An interesting Israeli study was published in Pediatrics within the past year, comparing how well cough symptoms responded to three different types of honey and a sweet date extract. Three hundred kids aged 1 to 5 received either a honey treatment or the placebo date extract. While the frequency and severity of coughs decreased in all the kids over the subsequent nights, the kids who got honey improved significantly more.
It's not entirely clear why honey would work to calm a cough. One theory is that the nerve fibers involved in the cough reflex are similar to those that respond to sweet tastes. Or it may be that the antioxidant properties of honey are partly responsible for the impact on cold symptoms and coughs.
There is a caveat: Honey absolutely must not be given to children under 12 months old for any reason. This is because of the risk of botulism. After 12 months, the gut has decreased permeability that won't allow botulism spores to pass through.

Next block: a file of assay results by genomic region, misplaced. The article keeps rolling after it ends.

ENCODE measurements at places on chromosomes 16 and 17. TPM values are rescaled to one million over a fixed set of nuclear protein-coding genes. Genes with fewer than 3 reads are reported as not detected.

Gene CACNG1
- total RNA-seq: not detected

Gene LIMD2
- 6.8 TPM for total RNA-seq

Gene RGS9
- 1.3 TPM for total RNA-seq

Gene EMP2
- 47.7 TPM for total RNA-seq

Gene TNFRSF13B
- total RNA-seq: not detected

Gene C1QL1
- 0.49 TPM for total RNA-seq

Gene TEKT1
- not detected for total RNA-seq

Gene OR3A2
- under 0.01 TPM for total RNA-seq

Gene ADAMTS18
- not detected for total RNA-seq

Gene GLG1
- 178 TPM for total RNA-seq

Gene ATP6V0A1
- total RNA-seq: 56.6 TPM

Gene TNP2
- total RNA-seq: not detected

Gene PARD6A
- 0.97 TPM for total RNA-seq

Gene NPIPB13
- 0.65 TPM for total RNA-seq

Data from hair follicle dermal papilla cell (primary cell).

This was a fairly small study, and though blind and randomized, the measurement of symptom improvement — based on parent questionnaires — was quite subjective. However, it raises the possibility that there may be some benefit to this intervention, and further investigation is warranted. In the meantime, it's good to have alternatives to over-the-counter cold medicines that sleepy parents often reach for. These OTC meds are not without risks. Prior to the FDA recommending that parents not give these medicines to children, there were thousands of ER visits yearly in the U.S., probably related to the side effects of cough and cold medicines. Most likely, the troubles were more related to overdosing on the medicines. I won't be throwing out the purple stuff from my medicine cabinet quite yet, but I may try a few teaspoonfuls of honey first.